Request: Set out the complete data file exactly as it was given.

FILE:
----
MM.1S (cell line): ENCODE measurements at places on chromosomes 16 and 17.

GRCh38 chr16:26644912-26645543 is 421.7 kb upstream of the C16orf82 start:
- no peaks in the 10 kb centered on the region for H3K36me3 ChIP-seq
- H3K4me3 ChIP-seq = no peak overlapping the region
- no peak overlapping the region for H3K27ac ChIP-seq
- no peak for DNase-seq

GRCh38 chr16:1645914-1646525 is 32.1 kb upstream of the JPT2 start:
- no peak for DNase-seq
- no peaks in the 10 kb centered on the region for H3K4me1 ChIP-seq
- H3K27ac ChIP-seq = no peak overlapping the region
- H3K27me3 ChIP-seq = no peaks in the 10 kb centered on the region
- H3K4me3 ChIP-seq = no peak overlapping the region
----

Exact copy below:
MM.1S (cell line): ENCODE measurements at places on chromosomes 16 and 17.

GRCh38 chr16:26644912-26645543 is 421.7 kb upstream of the C16orf82 start:
- no peaks in the 10 kb centered on the region for H3K36me3 ChIP-seq
- H3K4me3 ChIP-seq = no peak overlapping the region
- no peak overlapping the region for H3K27ac ChIP-seq
- no peak for DNase-seq

GRCh38 chr16:1645914-1646525 is 32.1 kb upstream of the JPT2 start:
- no peak for DNase-seq
- no peaks in the 10 kb centered on the region for H3K4me1 ChIP-seq
- H3K27ac ChIP-seq = no peak overlapping the region
- H3K27me3 ChIP-seq = no peaks in the 10 kb centered on the region
- H3K4me3 ChIP-seq = no peak overlapping the region